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Fundamentals of flying

418 bytes added, 19:25, 23 September 2013
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Checking in
[[File:Aeroporto de Brasilia.JPG|thumb|Check in at [[Brasilia]]'s airport]]
The flight ticket itself does not enable you to board the plane; for this, you need a '''boarding pass'''. '''Check-in''' is the process of producing your boarding pass, which includes seat numbers, departure times and gates. In the security check, only passengers with boarding passes are admitted ininto what is called the airside section or the transit area. You can often do the check-in yourself electronically, either on-line or with check-in kiosks at the airport. Check-in is not to be confused with '''baggage drop''', which requires prior check-in.
Check-in is handled by the carrier's ground staff or its representatives. Some airlines allow (or sometimes require) you to check in '''on-line''', often within 24 hours before scheduled departure, and some no-frills carriers such as Ryanair will even charge you a hefty fee if you fail to do so. On-line check in can often be done through the airline's website, or sometimes by smartphone app. Apart from the booking reference or e-ticket number you also identify yourself by frequent-flier or credit card number or by giving personal details. Upon completed check-in you will often be sent a boarding pass to print out by yourself; again, failing to do so may result in surcharges from some low-cost carriers. If you enter the correct information but are denied check-in, your flight may have been cancelled or the reservation modified by the airline; in that case it is wise to contact the airline immediately, preferably before travelling to the airport.
The If you have not done so electronically/remotely, the first thing you will need to do at the airport is '''check in''' for your flight. Present your ticket (if you don't have an electronic ticket) and some form of ID (passport if travelling internationally) to airline staff at your flight's designated check-in counter or at common check-in counter, depending on your airline.
You will typically have to '''queue''' before check-in: on very full flights and very busy days this alone could take more than an hour, particularly for international flights. There are usually separate, and much shorter, check-in lanes for first, business class passengers, upper tier members of the airline's frequent flyer program (eg: silver, gold) and sometimes those who checked-in through remote methods (eg: on-line check-in). If the queue is long and your flight is leaving within the hour, your flight status is already showing "Go to gate" or you are approaching the check-in deadline for your ticket, let airport staff know as they will often allow you to go to the front of the queue and check in immediately. Sometimes they will specifically ask for passengers for a flight that is about to close to make themselves known so that they can check them in right away, but sometimes they will not. Discount airlines have the strictest check in deadlines and some will not allow you to check in after the deadline even if you made it to the end of the queue in time.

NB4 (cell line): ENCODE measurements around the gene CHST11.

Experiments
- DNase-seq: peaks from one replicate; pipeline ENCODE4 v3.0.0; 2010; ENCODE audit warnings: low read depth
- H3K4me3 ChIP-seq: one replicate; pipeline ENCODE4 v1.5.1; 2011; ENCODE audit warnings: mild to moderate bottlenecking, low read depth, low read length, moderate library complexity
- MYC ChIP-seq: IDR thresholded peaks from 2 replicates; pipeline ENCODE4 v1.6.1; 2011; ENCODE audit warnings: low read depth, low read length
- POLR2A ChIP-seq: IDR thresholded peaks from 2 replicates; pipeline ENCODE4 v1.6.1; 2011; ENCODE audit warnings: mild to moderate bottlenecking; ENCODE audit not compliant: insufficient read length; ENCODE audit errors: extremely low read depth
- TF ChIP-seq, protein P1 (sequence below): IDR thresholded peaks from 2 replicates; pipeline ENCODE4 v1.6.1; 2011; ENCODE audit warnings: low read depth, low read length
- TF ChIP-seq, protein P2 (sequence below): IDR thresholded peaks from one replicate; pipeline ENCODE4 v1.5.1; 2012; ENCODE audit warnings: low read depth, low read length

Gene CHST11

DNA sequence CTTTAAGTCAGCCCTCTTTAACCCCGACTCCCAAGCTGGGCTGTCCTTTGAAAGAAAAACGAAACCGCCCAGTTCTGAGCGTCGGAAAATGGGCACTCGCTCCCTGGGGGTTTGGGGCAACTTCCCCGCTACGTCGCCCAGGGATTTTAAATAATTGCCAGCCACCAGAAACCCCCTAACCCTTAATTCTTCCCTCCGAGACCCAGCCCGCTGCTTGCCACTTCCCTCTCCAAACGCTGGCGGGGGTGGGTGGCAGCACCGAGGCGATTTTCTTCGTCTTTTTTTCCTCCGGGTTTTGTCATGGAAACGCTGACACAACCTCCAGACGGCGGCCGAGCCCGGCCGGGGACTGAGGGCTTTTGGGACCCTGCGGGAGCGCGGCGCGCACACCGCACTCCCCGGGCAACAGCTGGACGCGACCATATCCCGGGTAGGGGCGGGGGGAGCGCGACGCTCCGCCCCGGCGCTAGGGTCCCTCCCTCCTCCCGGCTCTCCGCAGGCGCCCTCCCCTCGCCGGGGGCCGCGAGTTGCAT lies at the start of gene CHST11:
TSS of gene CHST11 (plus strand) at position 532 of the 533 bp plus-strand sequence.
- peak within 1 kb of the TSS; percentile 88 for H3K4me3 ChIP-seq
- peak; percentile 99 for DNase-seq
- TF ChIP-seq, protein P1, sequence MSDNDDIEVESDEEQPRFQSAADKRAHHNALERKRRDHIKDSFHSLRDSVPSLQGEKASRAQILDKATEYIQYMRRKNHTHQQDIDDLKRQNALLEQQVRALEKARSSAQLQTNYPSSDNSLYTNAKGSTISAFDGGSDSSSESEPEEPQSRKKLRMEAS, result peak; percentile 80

An increasing number of airlines are implementing a '''self-check-in''' system at certain airports. In most cases this option is available to passengers with or without check-in bags. These systems involve small kiosks in which you can enter your booking reference, swipe/insert the credit card used to make the booking or swipe/insert your frequent flyer card (if it has a magnetic strip) to access your record and print out a boarding pass for you and your travelling party. You may have the opportunity to change your seats when checking in; in particular, many airlines do not open the exit rows until the day of the flight. In recent times though the self service check-in kiosks of some carriers have been extended to include features that allow passengers to check-in baggage by themselves.
A good number of carriers also offer checking-in via mobile phone either by visiting the mobile website or downloading a specific app on your smartphone. At the end of the process, some carriers may give you the option of being issued a mobile boarding pass depending on your origin and destination, though carriers that offer them usually don't do so for international flights. You don't need to print your mobile boarding pass, just present it to security and airline staff. Check with the carrier you are flying with to see which devices are supported.
As mentioned earlier, if you checked-in via kiosk or on-line, the airline usually provides a special lane for you where the rest of the check-in process will be expedited. At this counter, please provide the information and documents that were given to and/or requested of you. Some carriers require passengers who used self check-in to proceed to designated check-in counters to have documents verified, even if they do not have check-in bags. In other cases though, especially for intra-Europe travel in economy class, the counters are only designated as baggage drop-off points: you should have checked-in either online or using the kiosks before queueing.
Electronic check-in is possible only in routine cases; if there are special needs or inconsistencies with the tickets (such as mismatches with names), only manual check-in at the counter is possible.
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